Did the Navy just lose two hundred ships? Possibly, according to critics of the recently unveiled administration budget request which substantially truncates Navy fleet expansion plans compared with the prior administration.
Just prior to the change in administration, Chairman of the Joint Chiefs of Staff Gen. Mark Milley did say that a “five-hundred-ship” Navy was still an “aim point,” while acknowledging that budget challenges may make that difficult to achieve. Since this time, however, plans to expand the size of the Navy fleet seem to be vanishing, leading some Congressional critics to say the existing budget proposal barely supports the status quo and completely dismisses the possibility of a Naval expansion.
Sen. James Inhofe, (R-Okla), the ranking member of the Senate Armed Services Committee, echoed this sentiment saying that the current budget, as proposed, is “only enough” for a status quo, three-hundred-ship Navy.
“Cutting a new destroyer, retiring ten ships early, fewer F-35Cs—these don’t seem to be strategic choices but rather last-minute haphazard cuts. So that’s what we’re faced with right now,” Inhofe said recently at a Navy and Marine Corps posture hearing. “We have often said the world’s the most dangerous right now of any period of my lifetime, and since the release of the 2018 National Defense Strategy, the threats have only gotten worse.”
There are several significant variables to consider as part of this equation. The U.S. Navy still does operate a larger number of carriers and destroyers when compared with China, however that margin is deteriorating at a very rapid pace.
“Every year we are not building new ships, we fall behind. Our fleet is aging pretty fast,” Sen. Rick Scott (R-Fla.) said.
The precise reasons for why the Biden budget is lower than hoped for when it comes to shipbuilding may not be fully known, however, if some insight can be gathered from his tenure as Vice President during the Obama administration, he may favor the White House’s position at that time. During the Obama years, the Navy operated well below a 300 ship fleet, in part due to a belief that technological superiority in terms of long-range weapons, sensors and cross-domain networking could enable a numerically inferior fleet to prevail in a major engagement with China. However, while the U.S. Navy may have had a marginal superiority over China regarding the technological sophistication of its fleet, that difference continues to erode quickly.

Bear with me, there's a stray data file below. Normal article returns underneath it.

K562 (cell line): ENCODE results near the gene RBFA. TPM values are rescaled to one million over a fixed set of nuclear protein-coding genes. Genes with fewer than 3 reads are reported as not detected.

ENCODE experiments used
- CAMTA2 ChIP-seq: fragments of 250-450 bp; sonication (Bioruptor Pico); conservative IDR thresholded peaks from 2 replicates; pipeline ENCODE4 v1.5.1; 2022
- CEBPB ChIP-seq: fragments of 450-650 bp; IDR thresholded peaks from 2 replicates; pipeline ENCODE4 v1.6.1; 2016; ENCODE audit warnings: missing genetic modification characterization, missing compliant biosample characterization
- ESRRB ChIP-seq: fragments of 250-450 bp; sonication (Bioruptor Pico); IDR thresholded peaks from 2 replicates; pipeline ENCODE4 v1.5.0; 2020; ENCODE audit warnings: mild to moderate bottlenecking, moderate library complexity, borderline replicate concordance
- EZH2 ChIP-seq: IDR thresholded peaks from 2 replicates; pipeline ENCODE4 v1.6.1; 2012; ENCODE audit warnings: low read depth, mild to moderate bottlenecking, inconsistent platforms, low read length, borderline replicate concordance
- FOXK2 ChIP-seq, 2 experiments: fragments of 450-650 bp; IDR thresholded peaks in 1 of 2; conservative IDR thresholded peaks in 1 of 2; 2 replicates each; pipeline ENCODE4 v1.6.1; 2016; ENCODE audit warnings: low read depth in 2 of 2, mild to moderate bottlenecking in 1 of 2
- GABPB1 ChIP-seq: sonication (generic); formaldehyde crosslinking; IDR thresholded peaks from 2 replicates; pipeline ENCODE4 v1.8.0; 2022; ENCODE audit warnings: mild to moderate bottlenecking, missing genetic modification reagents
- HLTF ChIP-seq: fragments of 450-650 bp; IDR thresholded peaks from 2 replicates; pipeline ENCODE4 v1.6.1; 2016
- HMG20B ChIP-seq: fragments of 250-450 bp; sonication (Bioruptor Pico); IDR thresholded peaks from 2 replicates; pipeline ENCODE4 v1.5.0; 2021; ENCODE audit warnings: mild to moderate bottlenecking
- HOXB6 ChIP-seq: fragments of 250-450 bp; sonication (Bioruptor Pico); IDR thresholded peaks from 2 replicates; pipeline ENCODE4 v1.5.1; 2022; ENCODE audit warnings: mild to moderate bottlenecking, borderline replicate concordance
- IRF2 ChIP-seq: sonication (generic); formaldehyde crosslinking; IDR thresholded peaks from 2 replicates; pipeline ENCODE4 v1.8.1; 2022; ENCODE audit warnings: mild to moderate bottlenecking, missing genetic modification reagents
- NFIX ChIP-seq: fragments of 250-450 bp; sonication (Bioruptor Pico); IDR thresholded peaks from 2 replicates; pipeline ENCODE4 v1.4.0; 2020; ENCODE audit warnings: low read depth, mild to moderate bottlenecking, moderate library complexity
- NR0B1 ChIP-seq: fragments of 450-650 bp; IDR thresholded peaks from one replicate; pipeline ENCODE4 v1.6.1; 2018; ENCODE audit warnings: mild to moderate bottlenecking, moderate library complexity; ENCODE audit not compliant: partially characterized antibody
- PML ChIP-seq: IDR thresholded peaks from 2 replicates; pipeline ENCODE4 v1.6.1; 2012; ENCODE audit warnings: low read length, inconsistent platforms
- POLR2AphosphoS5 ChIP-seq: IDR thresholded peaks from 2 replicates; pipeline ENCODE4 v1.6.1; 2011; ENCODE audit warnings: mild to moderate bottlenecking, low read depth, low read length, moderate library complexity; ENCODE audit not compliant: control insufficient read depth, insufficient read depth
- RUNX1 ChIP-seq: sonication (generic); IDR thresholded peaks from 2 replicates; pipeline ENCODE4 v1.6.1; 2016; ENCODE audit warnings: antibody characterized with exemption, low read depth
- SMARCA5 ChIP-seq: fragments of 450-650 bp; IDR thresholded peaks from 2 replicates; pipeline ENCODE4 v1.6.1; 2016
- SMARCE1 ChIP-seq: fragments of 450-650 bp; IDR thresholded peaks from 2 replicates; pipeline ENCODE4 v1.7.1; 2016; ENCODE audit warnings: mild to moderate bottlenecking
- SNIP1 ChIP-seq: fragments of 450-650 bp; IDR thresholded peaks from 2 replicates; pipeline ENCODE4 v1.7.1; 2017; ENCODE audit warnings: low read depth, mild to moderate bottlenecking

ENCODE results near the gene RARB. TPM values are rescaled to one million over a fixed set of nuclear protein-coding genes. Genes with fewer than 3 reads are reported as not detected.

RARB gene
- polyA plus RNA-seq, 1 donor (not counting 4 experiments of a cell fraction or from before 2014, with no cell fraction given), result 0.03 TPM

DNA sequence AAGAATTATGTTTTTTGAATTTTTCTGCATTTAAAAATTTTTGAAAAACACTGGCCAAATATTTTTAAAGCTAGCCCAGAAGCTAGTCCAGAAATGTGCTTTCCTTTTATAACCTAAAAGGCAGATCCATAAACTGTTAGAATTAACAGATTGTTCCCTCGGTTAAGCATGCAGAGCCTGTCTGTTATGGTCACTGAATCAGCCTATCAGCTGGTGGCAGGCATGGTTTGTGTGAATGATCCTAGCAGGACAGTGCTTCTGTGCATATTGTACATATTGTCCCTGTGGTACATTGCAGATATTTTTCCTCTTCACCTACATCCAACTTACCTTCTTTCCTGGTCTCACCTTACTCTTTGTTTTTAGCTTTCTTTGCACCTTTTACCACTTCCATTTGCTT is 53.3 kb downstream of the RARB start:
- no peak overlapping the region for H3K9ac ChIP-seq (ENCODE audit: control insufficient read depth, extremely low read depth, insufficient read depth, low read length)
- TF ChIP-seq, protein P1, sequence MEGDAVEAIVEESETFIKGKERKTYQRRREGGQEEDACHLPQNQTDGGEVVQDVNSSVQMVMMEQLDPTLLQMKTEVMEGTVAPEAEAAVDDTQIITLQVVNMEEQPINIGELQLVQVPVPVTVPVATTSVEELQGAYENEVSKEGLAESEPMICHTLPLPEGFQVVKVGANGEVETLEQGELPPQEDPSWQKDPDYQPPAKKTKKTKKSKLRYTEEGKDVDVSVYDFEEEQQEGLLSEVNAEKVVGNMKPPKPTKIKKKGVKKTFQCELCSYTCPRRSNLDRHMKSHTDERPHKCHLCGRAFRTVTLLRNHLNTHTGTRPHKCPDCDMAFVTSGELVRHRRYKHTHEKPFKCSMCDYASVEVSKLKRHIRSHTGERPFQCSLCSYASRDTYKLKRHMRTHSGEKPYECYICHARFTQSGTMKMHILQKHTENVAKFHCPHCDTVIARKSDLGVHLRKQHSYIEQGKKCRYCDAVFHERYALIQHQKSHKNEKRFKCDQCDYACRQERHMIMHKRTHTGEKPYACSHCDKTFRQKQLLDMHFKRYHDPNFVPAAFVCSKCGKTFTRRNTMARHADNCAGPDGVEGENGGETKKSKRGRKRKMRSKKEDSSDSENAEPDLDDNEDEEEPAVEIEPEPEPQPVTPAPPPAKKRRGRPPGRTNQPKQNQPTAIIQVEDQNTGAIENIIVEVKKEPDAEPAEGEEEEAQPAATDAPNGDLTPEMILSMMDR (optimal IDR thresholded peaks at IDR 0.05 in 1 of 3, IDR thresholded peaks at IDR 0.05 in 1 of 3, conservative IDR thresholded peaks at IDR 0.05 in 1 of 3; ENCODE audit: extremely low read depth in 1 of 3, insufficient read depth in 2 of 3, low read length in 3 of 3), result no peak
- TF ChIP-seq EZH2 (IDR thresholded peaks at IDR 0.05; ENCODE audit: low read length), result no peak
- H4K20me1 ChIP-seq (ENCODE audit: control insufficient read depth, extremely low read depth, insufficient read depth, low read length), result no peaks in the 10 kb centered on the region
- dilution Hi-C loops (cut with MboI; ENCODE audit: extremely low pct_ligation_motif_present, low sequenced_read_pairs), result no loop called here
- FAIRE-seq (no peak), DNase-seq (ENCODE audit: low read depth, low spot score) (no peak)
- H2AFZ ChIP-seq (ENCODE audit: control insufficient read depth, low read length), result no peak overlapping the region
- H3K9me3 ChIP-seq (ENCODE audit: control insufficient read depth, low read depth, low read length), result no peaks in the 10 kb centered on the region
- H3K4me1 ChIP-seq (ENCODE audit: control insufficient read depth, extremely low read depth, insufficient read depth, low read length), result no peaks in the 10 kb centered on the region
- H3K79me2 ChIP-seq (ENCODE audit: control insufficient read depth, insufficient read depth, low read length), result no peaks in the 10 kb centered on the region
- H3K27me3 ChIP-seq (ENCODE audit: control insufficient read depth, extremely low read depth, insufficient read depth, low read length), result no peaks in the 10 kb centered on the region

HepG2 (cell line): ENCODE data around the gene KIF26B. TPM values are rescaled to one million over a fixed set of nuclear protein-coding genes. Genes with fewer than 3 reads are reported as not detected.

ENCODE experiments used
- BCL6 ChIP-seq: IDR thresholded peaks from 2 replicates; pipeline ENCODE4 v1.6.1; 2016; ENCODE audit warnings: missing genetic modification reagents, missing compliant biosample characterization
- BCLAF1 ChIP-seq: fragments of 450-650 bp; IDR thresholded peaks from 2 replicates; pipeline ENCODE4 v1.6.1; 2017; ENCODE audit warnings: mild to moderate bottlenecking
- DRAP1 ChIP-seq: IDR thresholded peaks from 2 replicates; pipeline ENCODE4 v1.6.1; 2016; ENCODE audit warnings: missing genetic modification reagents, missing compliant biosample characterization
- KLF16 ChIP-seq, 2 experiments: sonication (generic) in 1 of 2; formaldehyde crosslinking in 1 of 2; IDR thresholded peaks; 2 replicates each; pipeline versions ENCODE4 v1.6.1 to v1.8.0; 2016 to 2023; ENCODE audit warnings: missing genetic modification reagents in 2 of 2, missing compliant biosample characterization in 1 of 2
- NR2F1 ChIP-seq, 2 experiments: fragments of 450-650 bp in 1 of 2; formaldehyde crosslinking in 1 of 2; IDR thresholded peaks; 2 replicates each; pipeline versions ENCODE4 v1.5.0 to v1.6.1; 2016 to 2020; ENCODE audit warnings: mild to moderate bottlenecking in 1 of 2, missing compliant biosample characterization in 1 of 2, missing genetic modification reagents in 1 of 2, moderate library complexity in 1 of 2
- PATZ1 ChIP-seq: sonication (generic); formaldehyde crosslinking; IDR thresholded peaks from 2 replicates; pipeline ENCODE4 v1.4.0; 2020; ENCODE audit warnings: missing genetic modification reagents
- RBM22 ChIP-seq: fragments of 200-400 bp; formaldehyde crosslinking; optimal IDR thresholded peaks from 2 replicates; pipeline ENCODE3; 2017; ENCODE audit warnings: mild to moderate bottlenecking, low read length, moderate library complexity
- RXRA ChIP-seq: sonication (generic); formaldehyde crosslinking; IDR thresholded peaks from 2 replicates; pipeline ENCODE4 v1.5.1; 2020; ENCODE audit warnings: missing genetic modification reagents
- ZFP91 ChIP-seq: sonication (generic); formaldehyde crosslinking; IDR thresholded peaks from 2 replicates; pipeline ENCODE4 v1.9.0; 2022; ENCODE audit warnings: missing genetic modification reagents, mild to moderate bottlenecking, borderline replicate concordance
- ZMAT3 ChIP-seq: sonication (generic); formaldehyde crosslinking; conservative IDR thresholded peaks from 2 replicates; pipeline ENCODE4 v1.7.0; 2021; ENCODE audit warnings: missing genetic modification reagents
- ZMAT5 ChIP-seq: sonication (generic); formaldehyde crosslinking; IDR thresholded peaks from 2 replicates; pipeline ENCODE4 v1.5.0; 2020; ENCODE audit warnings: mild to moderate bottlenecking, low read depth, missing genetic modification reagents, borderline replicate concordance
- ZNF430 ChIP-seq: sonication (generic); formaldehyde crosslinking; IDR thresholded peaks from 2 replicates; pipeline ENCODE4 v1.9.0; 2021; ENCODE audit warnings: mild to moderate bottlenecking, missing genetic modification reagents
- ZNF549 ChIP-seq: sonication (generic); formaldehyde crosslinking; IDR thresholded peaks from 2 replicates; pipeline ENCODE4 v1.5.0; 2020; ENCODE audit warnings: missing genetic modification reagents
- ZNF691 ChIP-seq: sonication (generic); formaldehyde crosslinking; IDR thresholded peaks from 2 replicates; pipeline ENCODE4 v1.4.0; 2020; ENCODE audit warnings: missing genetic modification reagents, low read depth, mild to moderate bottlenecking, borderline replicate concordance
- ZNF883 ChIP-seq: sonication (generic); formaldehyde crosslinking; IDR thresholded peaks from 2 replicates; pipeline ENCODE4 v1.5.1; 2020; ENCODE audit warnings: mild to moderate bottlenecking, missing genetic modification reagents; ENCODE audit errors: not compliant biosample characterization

In an interview with The National Interest, Rep. Rob Witman (R-Va.) explained that despite the previous contention that the Chinese Navy had “quantity but not quality.” He added, “Well, they have quality now.”
Witman is among a group of lawmakers recently appointed to a House Republican China Task Force intended to help marshal and inspire bipartisan support for efforts to deter China.
Kris Osborn is the defense editor for the National Interest. Osborn previously served at the Pentagon as a Highly Qualified Expert with the Office of the Assistant Secretary of the Army—Acquisition, Logistics & Technology. Osborn has also worked as an anchor and on-air military specialist at national TV networks. He has appeared as a guest military expert on Fox News, MSNBC, The Military Channel, and The History Channel. He also has a Master’s Degree in Comparative Literature from Columbia University.